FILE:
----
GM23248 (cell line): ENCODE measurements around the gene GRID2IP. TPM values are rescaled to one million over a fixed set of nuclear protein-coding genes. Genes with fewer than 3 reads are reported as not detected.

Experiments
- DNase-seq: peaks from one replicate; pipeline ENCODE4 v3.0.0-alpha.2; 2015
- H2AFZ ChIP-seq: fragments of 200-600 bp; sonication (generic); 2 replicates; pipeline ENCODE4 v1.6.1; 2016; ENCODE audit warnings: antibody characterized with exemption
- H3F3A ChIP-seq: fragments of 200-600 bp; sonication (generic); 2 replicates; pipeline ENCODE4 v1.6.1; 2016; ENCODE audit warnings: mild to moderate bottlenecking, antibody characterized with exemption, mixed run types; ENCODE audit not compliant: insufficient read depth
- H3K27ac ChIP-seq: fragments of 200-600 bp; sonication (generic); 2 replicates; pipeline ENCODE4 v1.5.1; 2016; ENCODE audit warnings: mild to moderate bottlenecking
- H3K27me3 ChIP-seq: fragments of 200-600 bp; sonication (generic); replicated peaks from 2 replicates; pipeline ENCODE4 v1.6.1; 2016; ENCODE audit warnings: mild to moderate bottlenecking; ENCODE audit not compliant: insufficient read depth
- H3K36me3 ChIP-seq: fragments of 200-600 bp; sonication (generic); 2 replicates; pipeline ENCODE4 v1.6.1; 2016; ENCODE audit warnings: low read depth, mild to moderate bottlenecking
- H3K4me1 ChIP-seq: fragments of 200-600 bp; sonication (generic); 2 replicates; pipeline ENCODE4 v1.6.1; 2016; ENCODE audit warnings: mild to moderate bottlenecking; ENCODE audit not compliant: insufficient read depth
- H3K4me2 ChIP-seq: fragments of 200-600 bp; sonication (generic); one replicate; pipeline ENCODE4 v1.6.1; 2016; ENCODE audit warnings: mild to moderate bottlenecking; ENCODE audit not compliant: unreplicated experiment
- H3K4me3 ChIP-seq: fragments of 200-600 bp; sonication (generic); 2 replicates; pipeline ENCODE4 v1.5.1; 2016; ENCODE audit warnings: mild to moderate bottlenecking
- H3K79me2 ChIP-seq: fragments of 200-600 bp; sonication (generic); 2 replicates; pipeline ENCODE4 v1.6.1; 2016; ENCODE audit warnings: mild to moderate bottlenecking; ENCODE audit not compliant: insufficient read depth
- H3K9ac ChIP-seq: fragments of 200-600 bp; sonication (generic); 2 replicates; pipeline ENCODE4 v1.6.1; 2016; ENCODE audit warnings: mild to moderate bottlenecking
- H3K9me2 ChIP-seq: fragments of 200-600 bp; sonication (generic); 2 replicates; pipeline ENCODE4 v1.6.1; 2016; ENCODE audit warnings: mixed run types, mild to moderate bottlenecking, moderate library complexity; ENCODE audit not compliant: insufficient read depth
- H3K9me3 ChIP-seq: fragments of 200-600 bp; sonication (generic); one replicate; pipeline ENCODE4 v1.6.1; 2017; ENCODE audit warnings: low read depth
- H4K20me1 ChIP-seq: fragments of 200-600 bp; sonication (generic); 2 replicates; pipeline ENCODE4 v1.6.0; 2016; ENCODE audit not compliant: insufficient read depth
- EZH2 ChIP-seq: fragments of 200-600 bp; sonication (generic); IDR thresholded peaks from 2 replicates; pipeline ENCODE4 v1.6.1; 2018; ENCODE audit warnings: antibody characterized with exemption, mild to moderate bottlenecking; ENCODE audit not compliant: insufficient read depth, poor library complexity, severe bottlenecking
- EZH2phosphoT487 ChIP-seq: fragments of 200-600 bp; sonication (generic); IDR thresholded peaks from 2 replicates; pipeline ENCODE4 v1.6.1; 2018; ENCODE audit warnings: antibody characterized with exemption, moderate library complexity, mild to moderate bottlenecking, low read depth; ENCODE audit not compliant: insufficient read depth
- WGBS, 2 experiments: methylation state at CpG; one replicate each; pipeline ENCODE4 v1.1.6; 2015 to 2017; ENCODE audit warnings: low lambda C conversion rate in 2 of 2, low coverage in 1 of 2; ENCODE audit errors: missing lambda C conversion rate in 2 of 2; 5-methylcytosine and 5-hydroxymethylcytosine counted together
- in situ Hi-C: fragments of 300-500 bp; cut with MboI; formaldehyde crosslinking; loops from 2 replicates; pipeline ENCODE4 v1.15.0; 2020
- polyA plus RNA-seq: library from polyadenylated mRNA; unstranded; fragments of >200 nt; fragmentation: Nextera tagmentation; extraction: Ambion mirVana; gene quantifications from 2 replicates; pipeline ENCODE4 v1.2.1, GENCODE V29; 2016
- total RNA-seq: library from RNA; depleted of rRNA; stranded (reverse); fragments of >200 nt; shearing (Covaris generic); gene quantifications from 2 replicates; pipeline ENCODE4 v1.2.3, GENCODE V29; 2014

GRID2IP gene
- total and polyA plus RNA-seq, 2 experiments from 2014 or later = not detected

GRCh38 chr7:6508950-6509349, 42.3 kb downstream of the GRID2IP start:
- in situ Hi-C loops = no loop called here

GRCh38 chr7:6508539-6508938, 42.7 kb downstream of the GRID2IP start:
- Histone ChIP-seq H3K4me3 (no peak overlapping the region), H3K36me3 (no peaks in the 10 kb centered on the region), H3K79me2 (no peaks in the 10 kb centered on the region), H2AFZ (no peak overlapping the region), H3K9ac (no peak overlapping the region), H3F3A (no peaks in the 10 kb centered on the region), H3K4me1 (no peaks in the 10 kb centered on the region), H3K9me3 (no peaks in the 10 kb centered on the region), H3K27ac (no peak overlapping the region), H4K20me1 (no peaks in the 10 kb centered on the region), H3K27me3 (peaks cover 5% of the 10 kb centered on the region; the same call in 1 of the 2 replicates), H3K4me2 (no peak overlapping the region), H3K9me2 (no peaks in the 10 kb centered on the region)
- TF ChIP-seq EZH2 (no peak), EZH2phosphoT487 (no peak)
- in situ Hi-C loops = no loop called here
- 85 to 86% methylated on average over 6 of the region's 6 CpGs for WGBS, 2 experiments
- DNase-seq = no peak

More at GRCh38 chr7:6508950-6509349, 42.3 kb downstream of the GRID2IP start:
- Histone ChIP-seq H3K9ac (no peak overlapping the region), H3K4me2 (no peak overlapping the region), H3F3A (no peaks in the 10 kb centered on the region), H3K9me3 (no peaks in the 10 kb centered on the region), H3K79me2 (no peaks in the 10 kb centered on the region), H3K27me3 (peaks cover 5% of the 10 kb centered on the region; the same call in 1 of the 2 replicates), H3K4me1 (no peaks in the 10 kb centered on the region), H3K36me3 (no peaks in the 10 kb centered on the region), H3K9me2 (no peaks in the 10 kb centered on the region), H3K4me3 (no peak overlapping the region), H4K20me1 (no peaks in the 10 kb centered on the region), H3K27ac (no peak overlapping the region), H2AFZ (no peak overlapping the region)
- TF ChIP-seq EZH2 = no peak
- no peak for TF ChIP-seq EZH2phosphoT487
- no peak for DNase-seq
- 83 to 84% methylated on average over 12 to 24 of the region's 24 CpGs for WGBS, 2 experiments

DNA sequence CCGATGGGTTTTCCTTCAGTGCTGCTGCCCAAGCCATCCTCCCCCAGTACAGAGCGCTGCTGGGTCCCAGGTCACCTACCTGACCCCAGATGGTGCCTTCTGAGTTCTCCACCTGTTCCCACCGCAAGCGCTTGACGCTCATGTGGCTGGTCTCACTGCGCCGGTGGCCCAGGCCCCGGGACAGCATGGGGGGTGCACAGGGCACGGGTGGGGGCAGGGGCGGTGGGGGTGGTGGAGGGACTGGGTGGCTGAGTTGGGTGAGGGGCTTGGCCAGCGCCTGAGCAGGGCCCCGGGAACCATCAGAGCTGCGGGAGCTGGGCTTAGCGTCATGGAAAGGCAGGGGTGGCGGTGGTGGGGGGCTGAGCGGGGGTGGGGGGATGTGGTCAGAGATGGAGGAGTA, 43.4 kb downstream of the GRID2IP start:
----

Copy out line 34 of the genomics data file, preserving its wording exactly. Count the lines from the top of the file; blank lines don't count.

- Histone ChIP-seq H3K9ac (no peak overlapping the region), H3K4me2 (no peak overlapping the region), H3F3A (no peaks in the 10 kb centered on the region), H3K9me3 (no peaks in the 10 kb centered on the region), H3K79me2 (no peaks in the 10 kb centered on the region), H3K27me3 (peaks cover 5% of the 10 kb centered on the region; the same call in 1 of the 2 replicates), H3K4me1 (no peaks in the 10 kb centered on the region), H3K36me3 (no peaks in the 10 kb centered on the region), H3K9me2 (no peaks in the 10 kb centered on the region), H3K4me3 (no peak overlapping the region), H4K20me1 (no peaks in the 10 kb centered on the region), H3K27ac (no peak overlapping the region), H2AFZ (no peak overlapping the region)